With Jacques Tati, more than just about anyone else we’ve discussed, we really have to get into the weeds of what to do when the artist is a terrible human being. I deliberately don’t cover people I consider awful for these columns, for the most part, because I’d rather pay attention to better people when I can. I’ve been saying since I started Celebrating the Living that I’ll talk about Sean Connery when he actually dies, because while he’s iconic, he’s also a lousy person. He doesn’t need praise from me; lots of other people are taking care of that.
But Tati manages to be a remarkably iconic figure who also just isn’t discussed much. He directed a bare handful of films, all of which are routinely on lists of “films you should see,” and his films influenced all sorts of people, like Rowan Atkinson to Bill Plympton. If you look, you can see Tati’s influence in many more recent films, and of course there’s Oscar nominee The Illusionist, the animated one, which is from one of his scripts. Tati’s gentle physical humour took its roots from music hall, vaudeville and silent film, and he brought it into the sound era.
He also allowed his sister to persuade him to abandon an out-of-wedlock child. He had met a refugee named Herta Schiel, a dancer of Austrian and Czech descent who’d fled Vienna, at the Lido de Paris, where they were both working. She gave birth in 1942; he wouldn’t acknowledge the child and was basically forced out of the Lido. I don’t have a lot of detail, but Schiel and her sister would go on to be in the French Resistance, and Tati was essentially forced out of Paris entirely. Which seems unusual to me, over a matter of an illegitimate child, but no one’s giving me more detail.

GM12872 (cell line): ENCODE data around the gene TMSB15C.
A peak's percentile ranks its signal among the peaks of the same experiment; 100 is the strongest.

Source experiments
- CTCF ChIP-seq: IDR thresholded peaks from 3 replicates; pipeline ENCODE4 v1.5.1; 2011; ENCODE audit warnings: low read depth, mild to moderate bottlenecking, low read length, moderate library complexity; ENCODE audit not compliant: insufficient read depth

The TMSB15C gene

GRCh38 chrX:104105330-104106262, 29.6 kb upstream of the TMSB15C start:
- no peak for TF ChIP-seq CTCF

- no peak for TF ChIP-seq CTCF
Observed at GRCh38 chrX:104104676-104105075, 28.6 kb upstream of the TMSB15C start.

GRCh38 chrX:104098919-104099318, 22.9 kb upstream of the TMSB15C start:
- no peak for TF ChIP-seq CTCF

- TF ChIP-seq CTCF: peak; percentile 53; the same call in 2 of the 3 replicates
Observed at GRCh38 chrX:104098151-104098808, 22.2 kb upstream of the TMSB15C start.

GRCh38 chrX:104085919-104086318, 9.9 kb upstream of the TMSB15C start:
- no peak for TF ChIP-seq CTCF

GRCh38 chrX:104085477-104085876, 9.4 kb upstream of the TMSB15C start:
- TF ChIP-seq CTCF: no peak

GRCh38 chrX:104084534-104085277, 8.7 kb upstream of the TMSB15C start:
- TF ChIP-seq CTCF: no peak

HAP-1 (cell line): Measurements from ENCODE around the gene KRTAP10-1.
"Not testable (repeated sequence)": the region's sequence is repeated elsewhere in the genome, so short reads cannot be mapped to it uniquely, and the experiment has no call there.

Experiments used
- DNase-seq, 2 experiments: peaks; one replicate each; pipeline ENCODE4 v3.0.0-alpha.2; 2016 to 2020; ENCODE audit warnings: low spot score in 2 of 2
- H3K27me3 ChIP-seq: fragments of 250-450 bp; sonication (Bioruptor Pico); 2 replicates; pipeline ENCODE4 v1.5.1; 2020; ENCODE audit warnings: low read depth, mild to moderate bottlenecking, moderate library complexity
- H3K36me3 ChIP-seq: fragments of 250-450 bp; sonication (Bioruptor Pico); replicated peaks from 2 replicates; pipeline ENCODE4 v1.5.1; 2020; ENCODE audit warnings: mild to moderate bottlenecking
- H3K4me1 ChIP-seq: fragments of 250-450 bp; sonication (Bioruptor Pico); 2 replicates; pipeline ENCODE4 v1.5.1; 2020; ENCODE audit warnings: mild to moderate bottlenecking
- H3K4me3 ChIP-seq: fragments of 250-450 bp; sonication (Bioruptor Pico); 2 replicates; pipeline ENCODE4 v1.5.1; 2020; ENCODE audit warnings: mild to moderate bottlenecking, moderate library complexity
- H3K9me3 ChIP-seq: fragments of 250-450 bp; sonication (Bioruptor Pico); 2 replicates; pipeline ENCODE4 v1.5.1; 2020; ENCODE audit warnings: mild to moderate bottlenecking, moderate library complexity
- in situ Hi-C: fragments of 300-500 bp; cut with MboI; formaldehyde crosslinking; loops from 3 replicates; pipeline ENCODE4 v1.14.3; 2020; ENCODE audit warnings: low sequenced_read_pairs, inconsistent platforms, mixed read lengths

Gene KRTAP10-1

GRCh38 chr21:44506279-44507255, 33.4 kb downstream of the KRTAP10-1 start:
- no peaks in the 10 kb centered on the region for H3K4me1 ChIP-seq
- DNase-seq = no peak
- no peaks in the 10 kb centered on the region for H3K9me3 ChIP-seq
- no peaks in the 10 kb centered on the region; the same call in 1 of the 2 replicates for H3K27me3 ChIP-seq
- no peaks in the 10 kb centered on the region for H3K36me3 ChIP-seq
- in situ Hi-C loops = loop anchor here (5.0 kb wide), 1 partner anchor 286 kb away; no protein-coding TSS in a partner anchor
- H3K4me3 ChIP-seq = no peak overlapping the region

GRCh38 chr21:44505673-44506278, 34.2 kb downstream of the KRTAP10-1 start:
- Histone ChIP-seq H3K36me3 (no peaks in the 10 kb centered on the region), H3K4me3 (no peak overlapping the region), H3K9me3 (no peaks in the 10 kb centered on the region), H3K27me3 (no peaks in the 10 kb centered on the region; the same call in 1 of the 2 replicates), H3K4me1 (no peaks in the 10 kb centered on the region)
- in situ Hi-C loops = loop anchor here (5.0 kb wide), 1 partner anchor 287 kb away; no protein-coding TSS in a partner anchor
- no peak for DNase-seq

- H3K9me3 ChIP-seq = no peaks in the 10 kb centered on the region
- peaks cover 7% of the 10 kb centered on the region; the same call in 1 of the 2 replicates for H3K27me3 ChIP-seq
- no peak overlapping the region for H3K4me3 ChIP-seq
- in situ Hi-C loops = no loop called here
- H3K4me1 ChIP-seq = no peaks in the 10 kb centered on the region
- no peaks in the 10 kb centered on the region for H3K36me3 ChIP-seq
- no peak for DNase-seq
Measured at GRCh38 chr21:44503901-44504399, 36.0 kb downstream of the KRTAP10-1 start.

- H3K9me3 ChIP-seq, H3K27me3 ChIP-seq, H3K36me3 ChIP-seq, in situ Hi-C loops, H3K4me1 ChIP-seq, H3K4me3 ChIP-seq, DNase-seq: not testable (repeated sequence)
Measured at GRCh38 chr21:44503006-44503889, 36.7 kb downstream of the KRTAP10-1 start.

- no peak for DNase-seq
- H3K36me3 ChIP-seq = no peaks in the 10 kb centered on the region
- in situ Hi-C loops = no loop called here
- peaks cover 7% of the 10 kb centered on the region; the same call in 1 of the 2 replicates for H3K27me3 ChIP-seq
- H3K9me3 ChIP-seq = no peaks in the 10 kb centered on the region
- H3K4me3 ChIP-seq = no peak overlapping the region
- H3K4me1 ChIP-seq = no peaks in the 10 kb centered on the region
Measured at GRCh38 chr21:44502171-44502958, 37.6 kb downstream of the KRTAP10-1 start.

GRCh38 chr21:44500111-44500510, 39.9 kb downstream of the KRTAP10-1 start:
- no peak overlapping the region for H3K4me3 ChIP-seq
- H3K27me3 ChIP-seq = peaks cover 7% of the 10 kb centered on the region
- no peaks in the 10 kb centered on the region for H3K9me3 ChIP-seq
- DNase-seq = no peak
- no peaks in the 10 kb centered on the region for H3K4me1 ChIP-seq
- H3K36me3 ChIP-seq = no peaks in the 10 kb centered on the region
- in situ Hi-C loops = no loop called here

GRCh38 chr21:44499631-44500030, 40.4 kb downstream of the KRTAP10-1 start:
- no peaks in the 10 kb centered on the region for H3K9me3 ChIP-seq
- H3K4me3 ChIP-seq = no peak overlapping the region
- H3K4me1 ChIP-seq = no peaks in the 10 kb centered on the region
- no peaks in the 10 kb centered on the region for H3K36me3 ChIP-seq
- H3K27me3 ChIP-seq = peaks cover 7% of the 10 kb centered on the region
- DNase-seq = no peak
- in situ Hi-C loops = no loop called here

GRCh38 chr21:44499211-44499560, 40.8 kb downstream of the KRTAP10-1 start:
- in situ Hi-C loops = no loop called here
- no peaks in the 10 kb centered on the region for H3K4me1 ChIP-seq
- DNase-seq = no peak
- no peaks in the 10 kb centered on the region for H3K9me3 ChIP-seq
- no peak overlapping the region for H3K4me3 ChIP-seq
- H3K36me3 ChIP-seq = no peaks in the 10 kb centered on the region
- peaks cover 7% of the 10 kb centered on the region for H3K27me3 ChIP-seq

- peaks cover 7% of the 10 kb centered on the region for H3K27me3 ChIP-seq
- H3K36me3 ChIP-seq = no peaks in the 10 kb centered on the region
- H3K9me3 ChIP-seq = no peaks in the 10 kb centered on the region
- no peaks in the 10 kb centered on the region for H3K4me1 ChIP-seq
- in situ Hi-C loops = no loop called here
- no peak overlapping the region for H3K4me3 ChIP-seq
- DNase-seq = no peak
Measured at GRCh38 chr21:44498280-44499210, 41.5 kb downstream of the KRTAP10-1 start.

I think the best we can do is be aware of how shamefully he treated his daughter, and of course her mother, and not cover that up. The films really are wonderful, but I can’t imagine how it must have felt to have been part of his personal life in that fashion. He married two years after his daughter’s birth, and I wonder if his wife knew. I don’t see how she could have not known, really. By the sound of it, it was common knowledge in Paris, though that does also seem to be part of why his first movies weren’t made there.
Of course, one of the nice things about his movies is that they don’t take much translating. Most of what I’ve seen appears to merely be mild silliness in dealing with other people and modern technology. It’s not crazed mugging. It’s not, obviously, a lot of wordplay; M. Hulot’s Holiday might as well be silent for half the movie, really. I keep wanting to use the word “gentle,” and I doubt I’m the only person who finds it the perfect adjective for his films. I’ll admit I do find him a bit more of a Luddite than I care for, but I can imagine that living through World War II would give you a negative view of modern technology.